Monday, 7 January 2013

'Fear and Loathing in Las Vegas: A Savage Journey to the Heart of the American Dream' by Hunter S. Thompson

I was in a grubby student house somewhere around Englefield Green on the edge of the Surrey/Berkshire border when the drugs began to take hold. I remember saying to my housemate something like “I feel a bit lightheaded; maybe you should type. . . .” And suddenly there was a terrible roar all around us and the room was full of what looked like South London parakeets, all swooping and screeching and diving around. And a voice was screaming: “Holy Jesus! What are these goddamn animals?”

Then it was silent again and I could just hear the colours. All was well. I looked around and was instantly blinded by the intense light of the computer screen in front of me. But it was okay - my sight returned shortly after. It was almost noon, and we still had a few hundred words to go. They would be tough words. Very soon, I knew, we would both be extremely twisted. But there was no going back, and no time to rest. We must ride it out and write this review. The submission period for the website was already underway, and we had to get there by midnight to claim our right to be published. 
I asked my housemate if he was ready for the task ahead but he simply grinned and continued to conjure patterns from the billowing purple smoke of the stick of incense burning slowly on the desk. I knew this may well have had to be a one-man job ‘till I managed to pull this moron back from whatever dimension he was hiding in. I began to type.

I’m picking up Good Vibrations. She’s giving me excitations. No! No! You fool! That’s just the music playing! I quit thinking so loudly - or speaking? I snapped back into this grim, grey, grizzly twenty-first century reality and began to write the review. The plot of ‘Fear and Loathing’ is simply that in 1972, a journalist and his attorney travel to The Fabulous Las Vegas, Nevada to report on a dirt bike race called the Mint 400. However, the pair of aging hippies stuck firmly in mid-1960s San Francisco, decide to see the trip as the perfect opportunity for a drug binge of mammoth proportions. They head across the desert in an oversized red Chevy sedan, a mechanical icon of the free-spirited, anything is possible, America of the 1960s, fired up on mescaline, marijuana, acid, ether, and tequila like the great American liberal thinkers of that decade. They soon get to Las Vegas - a physical representation of the sin, greed, and excess left over after the death of the ‘60s American dream that promised peace and love. The only aspect of those golden years they are able to hold onto is the heavy use of psychoactive drugs. However, they soon discover that using those drugs, that reminded them of their fondest years, in a place that serves as the polar opposite of the desired effect and no longer accepts them, results in terrifying consequences. Everybody is disgusted by them and scared of them. They are outcasts on hard drugs with hordes of people staring at them. Their paranoia must have been insane. They literally see businesspeople as giant lizard monsters in suits, relishing human blood and enjoying an orgy. They come across a crowd of cops at a hotel police conference on Illegal Drugs. They decide to attend the conference as ambassadors of the drug-taking community and go to see hundreds of cops nod and shout in agreement at a presentation of astoundingly inaccurate anti-marijuana propaganda. Eventually it all becomes too much: their corrupted new society rejects them, and they fall deep into the dreaded fear. When they return to grim, grey, grizzly reality, they decide to escape Vegas, the heart of the true American Dream. As the journalist is leaving he shouts at two marines - symbols of the a more oppressing society: “God’s mercy on you swine!” He finally comments that he “felt like a monster reincarnation of Horatio Alger . . . a Man on the Move, and just sick enough to be totally confident.” He chooses the fear and loathing over the harsh reality.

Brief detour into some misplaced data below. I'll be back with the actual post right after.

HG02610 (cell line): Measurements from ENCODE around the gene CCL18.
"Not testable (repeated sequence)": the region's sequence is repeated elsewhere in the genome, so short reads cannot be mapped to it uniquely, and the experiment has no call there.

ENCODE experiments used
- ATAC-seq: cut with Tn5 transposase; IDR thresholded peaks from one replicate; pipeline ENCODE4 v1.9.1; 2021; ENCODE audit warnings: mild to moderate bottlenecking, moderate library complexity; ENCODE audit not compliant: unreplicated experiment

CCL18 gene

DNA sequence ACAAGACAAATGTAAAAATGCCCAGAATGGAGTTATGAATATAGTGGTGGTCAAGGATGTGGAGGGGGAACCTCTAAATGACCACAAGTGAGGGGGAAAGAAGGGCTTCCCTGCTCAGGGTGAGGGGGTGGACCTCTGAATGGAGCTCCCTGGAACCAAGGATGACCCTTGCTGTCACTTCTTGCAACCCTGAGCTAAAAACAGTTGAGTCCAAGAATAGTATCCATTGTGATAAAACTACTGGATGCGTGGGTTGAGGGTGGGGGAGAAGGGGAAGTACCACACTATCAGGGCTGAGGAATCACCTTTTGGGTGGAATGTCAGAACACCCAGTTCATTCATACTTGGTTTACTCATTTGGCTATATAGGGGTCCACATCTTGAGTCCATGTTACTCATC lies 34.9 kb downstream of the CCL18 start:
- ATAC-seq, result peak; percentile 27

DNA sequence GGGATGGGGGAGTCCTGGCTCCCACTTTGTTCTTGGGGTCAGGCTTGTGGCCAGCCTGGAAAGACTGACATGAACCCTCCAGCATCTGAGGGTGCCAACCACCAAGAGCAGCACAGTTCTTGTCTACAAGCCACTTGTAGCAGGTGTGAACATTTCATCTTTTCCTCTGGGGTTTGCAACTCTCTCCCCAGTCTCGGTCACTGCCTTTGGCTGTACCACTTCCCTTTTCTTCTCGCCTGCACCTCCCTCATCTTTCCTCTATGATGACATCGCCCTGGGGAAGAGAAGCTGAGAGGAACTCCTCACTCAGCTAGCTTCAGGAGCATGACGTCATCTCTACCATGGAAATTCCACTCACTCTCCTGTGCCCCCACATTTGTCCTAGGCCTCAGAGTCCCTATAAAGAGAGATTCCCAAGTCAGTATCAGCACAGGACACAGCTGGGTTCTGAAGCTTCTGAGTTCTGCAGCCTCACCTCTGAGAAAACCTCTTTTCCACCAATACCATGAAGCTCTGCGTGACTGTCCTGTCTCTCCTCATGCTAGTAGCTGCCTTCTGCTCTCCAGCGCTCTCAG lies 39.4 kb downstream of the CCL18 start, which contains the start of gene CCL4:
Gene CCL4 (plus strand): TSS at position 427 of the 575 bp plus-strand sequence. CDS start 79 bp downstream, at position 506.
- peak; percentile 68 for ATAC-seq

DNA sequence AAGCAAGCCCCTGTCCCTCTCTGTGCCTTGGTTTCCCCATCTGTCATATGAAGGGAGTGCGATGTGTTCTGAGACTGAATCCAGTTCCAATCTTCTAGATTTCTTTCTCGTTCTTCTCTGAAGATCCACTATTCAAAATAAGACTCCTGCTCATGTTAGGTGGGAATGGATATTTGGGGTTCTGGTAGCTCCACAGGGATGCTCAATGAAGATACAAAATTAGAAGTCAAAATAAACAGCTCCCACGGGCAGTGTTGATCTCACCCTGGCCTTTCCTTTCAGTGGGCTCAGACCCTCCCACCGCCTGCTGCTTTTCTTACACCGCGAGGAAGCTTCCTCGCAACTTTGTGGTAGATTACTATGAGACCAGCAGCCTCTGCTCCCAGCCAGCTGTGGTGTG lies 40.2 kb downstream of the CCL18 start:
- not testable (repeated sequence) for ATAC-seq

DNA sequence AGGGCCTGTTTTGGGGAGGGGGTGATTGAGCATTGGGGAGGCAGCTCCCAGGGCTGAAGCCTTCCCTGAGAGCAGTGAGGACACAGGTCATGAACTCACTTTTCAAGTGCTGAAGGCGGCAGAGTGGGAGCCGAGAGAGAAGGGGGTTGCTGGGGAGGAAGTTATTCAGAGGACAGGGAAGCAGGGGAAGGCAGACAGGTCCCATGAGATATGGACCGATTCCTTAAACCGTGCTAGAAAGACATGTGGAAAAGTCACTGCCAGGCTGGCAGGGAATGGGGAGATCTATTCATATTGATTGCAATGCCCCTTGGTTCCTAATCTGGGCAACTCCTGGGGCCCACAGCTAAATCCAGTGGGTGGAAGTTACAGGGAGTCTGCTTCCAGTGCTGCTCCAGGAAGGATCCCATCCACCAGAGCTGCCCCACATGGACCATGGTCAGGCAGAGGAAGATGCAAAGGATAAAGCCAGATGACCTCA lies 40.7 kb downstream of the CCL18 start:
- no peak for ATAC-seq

“It’s the same today,” insisted my housemate. How long had he been watching me type? Was that a parakeet on his shoulder? No, of course not. “We’ve got ridiculous world debt, poverty, religious terrorism, political corruption, propaganda, a flawed legal system... What’s the difference?”
“The difference is, my good housemate, that we were never promised anything better. All promises of a better world were forgotten before we were born. By the time we came along, this was already considered the norm. All is relative.” I explained. I then recited an Oasis lyric: “I lost my faith in the summertime, ‘cos it don’t stop raining. The sky all day is as black as night, but I’m not complaining.” 
“But I guess we still have those educated, liberal thinkers.” My housemate wondered aloud. 
“Yes,” I began, “and those intellectual thinkers are again, the ones who take the drugs, are open-minded, challenge the unjust policies of the government, and keep fighting the good fight for peace, love, and fun in a world that is closing in on itself. And one day, they too, perhaps, will face the decision to submit to reality or continue in a world of fear and loathing.”
“I love it when you can make comparison between art of another era and the present day.” My housemate bluntly informed me. He was slowly transporting himself to another state of being so I told him to compile a list of all the old works of art he could think of that could be compared to today’s society. This would keep him focused. Starting to change. Yeah. . . Can’t let anyone see us or they’ll report us at once to some kind of outback nazi law enforcement agency, and they’ll run us down like dogs.

Review by Brad St.Ledger

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